Seth: You also do churn and fraud modeling work. Does your work extend to prescriptive analytics, to Dos and Don’ts for customer engagement?

Jingjing: Yes, prescriptive analytics is an import part of my work. From voice of customer data I collected from different channels, I was able to identify and quantify the top strengths and top opportunities of a new product. After identifying strengths and customer pain points, the quantification analysis to connect each topic to revenue and expense impact is very important because it provides the insights of how each topic is driving the revenue for the company. This risk quantification analysis allows me to prioritize Dos and Don’ts.

Besides Dos and Don’ts, I also provided actionable insights from data on ‘How to Do.’ I applied text analytics to our ticketing data, which includes resolutions when the ticket is closed. Therefore, for each ticket reason, I sorted the solutions by their frequency. By matching the feedback to the closed tickets, the best solution we have for each customer pain point is uncovered and communicated back to our business partners and customer reps. This prescriptive analytics also bring the possibility to implement certain business process based on the best resolutions to eliminate the customer pain point and better assist developing a ‘defect-free’ product.

Seth: Can you quantify the value of this work: Verizon saved $X or made $Y in additional revenue or captured Z additional customers, via VOC programs? Or are these stats closely guarded secrets?

Jingjing: As a data scientist in the Forensics & Analytics Advisory Services Team (FAAST) within the risk management unit, my major accountability is to assess risk from data. Therefore, the financial benefits of our work is more from a cost saving perspective. Take the New Product Launch project as an example. I quantified how much it would cost our company if we don’t do each customer journey step correctly.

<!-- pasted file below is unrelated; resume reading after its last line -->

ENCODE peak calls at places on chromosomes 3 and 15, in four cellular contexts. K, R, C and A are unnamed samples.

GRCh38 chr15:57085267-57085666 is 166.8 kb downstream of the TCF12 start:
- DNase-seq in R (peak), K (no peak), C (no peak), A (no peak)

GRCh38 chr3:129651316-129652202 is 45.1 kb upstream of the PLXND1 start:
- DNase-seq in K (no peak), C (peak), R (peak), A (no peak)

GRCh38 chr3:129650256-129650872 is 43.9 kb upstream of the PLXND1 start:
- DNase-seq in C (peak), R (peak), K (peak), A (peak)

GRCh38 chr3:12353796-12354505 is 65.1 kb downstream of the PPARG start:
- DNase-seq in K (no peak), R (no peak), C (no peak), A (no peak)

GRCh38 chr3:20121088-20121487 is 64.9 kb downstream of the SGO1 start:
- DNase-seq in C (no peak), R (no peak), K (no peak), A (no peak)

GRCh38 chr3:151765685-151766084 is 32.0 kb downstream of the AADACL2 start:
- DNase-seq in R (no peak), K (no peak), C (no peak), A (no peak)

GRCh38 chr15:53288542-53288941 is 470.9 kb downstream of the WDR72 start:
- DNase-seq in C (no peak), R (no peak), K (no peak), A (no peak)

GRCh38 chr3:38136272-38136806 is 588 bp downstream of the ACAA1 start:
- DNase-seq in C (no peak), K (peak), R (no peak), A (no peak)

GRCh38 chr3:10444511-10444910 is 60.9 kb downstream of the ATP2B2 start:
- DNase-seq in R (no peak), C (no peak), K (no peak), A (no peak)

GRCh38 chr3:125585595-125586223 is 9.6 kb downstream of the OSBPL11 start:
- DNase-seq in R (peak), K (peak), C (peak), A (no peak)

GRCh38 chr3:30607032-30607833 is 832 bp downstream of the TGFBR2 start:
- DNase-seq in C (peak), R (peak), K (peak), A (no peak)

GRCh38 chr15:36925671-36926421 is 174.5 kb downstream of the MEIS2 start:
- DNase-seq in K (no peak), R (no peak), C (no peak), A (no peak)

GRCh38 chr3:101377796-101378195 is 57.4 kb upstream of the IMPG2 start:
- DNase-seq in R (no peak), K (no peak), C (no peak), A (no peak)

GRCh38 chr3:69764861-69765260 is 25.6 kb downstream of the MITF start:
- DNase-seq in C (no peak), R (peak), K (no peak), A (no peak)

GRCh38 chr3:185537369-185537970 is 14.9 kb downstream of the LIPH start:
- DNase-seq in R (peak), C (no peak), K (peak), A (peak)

Currently, I am working with different business units to implement some solutions to reduce call rate. The call rate for a new product is about 15 times higher than the benchmark from the same sales channel. Our target is a 40% reduction in call rate in the next three months, which will save a significant amount of operational cost monthly.

Seth: Your toolset includes Teradata Aster and Python for text analytics and Tableau for data visualization. What Python packages? What’s attractive about Aster text analytics? And I assume your churn and fraud modeling work also uses Aster?

Jingjing: The main data science technique I used was to solve a text classification problem. There were a few experiments we did for this classification problem. One approach was unsupervised machine learning using TensorFlow to uncover the clusters within the text data. Another approach was supervised machine learning leverage model based classifier, such as SVM and Naïve Bayes. With a very short timeline, we found the most effective and the quickest way was semi-supervised machine learning as building a rule-based keywords dictionary using python library Word2Vec from Gensim.